Kingbury May Day

Why local orchards matter

Using locally grown produce is definitely better for the environment and the local economy. An apple that has been grown organically down the road will be fresher than one that has been transported from half way around the world!

It has been estimated that a kilo of apples imported from New Zealand will be responsible for producing its own weight in carbon dioxide emissions by the time it reaches us, so fewer food miles means less impact on climate change!

Experts predict that we could soon be facing a global food shortage due to the twin crises of climate change and the end of the era of cheap fossil fuels. So this is the time to focus on local food production and creating orchards in your local community as a great start!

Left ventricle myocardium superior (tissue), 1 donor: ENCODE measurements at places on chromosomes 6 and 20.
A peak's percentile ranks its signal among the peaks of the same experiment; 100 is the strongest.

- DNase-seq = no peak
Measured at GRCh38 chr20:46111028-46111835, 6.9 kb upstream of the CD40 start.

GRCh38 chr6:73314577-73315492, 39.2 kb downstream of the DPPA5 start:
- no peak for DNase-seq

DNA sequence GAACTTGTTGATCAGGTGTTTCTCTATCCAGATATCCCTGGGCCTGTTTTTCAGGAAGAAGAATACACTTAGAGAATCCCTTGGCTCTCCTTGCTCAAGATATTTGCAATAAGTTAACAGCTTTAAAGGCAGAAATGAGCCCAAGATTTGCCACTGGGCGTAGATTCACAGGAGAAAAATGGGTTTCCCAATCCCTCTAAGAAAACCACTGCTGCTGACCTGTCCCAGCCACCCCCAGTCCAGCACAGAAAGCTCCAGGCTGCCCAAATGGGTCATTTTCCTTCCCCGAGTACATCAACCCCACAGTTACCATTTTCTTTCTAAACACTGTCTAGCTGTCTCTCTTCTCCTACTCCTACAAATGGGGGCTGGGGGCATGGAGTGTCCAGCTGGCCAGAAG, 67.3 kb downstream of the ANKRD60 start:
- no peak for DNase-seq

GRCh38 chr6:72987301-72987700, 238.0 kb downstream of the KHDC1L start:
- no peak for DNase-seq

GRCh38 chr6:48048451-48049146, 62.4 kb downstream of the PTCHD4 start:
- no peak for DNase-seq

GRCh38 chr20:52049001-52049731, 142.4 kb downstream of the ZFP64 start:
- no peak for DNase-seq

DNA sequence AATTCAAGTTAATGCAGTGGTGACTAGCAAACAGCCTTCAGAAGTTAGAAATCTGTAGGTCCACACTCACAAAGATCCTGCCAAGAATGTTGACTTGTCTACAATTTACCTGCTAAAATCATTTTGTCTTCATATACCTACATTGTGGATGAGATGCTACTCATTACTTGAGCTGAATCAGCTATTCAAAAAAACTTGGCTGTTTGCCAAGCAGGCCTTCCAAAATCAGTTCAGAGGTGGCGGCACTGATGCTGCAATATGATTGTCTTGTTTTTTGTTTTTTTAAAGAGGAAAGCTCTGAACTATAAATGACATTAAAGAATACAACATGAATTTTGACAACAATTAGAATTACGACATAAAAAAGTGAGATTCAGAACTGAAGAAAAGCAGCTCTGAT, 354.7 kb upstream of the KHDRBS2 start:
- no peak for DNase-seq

The small picture = local benefits

There are plenty of benefits in setting up orchards to the local environment including:

  1. The orchards will provide specialist habitats for a variety of plants, insects, birds and animals.
  2. Trees contribute to combating local environmental problems including assisting in absorbing surface storm water run off and reducing flooding or stabilising land.
  3. Trees reduce air pollution through filtration by dry deposition and reducing the urban heat island effect by shading land and buildings and cooling through evaporation. This reduces unhealthy ozone levels and the amount of energy used in cooling buildings.
  4. Trees add value to the urban area - street and park trees are known to increase the desirability of living in a neighbourhood.

Throughout this project, the YMCA hope to establish a young people's environmental forum that will play a part in selecting YMCA sites for inclusion in the project and also take a role in influencing environmental decisions such as YMCA branches adopting ethical purchase policies of tree products.

......and the bigger picture - reducing carbon emissions worldwide. Learn more here...

It takes about 36 apples to create one gallon of cider


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